In a city with so many Italian immigrants and their descendents, it’s surprisingly hard to find authentic Italian restaurants in Buenos Aires. While there are countless “Argentinised” pizzerias and pasta places (and mighty fine ones may I add) sometimes, you just need a taste of home…
As an Italian myself, moving to Argentina was an exciting prospect in the culinary sense. Not only would there be copious amounts of incredible meat, but handmade pasta and pizza would be readily available if home comforts were needed.
Upon arrival to Buenos Aires, however, I found things were very different. The so-called ‘mozzarella’ on pizzas is in actual fact a thick, yellow(ish) layer of “cheese” that covers the entire thick mattress-like base.
Pasta, you say? Any Italian will tell you that you do not serve sauces on top of pasta – it is supposed to be mixed with the sauce and served as such. It is also all-too-easy to get a plate of overcooked pasta…. a real ‘no, no’ in Italy. And the terminology is confusing: ‘calabrese‘ refers to a type of salami topping (as opposed to the original mozzarella and tomato I am all too familiar with) and ‘quattro stagioni‘ isn’t the artichoke, egg, ham, and cheese variety. Even some of the restaurants of the most Italian barrio of them all, La Boca, seem to have fallen into this trap.
While I do love a good slice (or five) of Kentucky pizza after a heavy weekend, I decided to begin my quest in search of the city’s more authentic Italian restaurants. Because, as my grandmother, says: “to be Italian is to be psychotically passionate about Italian food.”
Siamo Nel Forno
Owner Nestor Gattona, a true ‘pizziauolo‘, has cultivated a hustling and bustling authentic Neapolitan pizzeria in the heart of Palermo Hollywood. The restaurant itself is an homage to Gattona’s Italian roots and family, with pictures of both decorating the walls as you enter. The main attraction, however, is the impressive wood fire oven prominently displayed behind the bar table; the central point of the entire place.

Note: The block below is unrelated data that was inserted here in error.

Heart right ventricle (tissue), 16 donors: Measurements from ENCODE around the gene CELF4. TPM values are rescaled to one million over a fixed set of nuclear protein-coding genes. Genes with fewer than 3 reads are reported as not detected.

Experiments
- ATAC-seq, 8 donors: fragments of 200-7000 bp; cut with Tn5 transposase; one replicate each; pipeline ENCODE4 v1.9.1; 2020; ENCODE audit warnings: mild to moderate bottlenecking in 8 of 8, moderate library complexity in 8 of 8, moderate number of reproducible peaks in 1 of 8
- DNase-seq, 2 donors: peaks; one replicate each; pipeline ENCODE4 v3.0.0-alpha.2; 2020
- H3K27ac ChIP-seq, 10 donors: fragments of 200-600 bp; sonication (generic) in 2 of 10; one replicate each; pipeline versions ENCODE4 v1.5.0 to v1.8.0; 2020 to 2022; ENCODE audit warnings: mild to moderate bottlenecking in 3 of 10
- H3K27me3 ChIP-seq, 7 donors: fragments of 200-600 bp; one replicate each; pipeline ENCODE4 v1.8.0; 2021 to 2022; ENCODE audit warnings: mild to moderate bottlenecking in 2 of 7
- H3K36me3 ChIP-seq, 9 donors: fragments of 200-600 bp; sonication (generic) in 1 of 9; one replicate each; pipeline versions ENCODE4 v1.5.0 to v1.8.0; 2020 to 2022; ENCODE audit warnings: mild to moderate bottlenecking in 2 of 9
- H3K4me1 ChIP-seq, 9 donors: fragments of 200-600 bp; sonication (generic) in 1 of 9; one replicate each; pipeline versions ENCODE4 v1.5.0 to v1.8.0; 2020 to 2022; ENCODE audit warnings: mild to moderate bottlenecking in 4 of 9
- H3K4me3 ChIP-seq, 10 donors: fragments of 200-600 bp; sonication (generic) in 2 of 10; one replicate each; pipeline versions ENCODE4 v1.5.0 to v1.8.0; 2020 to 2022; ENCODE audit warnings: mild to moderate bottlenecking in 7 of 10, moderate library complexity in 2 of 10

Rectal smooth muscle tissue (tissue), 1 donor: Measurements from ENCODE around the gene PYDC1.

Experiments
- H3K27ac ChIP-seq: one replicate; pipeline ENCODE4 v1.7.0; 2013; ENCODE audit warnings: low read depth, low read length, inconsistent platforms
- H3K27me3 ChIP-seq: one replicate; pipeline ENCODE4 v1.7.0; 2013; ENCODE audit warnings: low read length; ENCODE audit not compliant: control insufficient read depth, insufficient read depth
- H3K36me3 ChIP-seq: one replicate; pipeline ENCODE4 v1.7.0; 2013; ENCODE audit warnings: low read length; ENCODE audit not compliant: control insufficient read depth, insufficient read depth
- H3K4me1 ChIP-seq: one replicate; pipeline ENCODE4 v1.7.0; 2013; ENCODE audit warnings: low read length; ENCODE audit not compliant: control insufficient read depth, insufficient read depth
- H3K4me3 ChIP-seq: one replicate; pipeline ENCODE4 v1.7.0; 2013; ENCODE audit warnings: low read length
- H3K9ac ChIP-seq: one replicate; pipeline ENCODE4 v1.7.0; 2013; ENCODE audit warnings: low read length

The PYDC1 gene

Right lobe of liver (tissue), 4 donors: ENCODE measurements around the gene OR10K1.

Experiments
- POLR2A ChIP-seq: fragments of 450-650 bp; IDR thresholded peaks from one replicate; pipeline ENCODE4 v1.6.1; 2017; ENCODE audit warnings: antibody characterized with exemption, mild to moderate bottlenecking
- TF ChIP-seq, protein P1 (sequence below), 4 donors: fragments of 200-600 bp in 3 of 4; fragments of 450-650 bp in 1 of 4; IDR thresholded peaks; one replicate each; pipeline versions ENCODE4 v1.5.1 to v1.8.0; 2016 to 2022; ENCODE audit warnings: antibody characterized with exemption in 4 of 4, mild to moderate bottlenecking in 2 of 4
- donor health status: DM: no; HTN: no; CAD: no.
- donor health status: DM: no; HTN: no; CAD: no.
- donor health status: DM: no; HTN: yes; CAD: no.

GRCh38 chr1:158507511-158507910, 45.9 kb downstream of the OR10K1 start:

It really is a beautiful oven – and I never thought I would say ‘oven’ and ‘beautiful’ in the same sentence – and it cooks glorious pizzas! Neapolitan-style thickness – as opposed to the Roman thin crust – a pizza here has all the right levels of crispiness and doughiness, together with the perfect proportion of tomato sauce and toppings.
Gattona also offers a variety of ‘specials’ to cater to those with a more adventurous pizza-streak. These included an amazing brussel sprout, emmental cheese, and bacon pizza, as well as an onion, smoked provola, and sausage variety. To start your meal, try out the burrata with prosciutto crudo, which is gloriously rich and delicate at the same time (it also comes with freshly baked focaccia bread so… why not?)
While you can’t get Italian beer (due to import restrictions) you can get a wide variety of Italian wines, which perfectly complement the traditional pizzas.
Costa Rica 5886, Palermo. Open from Tuesday to Sunday 8pm to 12am/1am.
This southern Italian restaurant feels like you are walking into an Italian-American place in New York. Don’t let that put you off though, as the food is all “nonna’s home cooking.” Italian owner Guido Sosta has given the place a real eclectic Italo-Americano feel, with pictures of old movie stars (both Italian and not), sports stars, and famous visitors (Francis Ford Coppola has a prominent place in the window of the restaurant.) A big Italian flag and old school Italian sayings – some are too rude to replicate here – give the restaurant that homely feeling I crave.
The best thing about this little place though is the ‘Italian-roulette’ of food you are served immediately upon sitting down. No menus, no choice: the serving style is the Italian classic “ci penso io” (I’ll think about it…)
Each table gets a selection of different antipasti, followed by hot dishes. Then it is straight to pastas – one portion of cream-based goodness and the other with a tomato based sauce. If you happen to get the creamy truffle and mushroom pasta you have truly hit the jackpot.
You can’t help but look around at the other tables to see what they’ve been given. A word of caution: if you often suffer from ‘food-envy’ this is not the place to go!
The great meal is all topped off with desserts, coffee, and a homemade limoncello. Perfetto!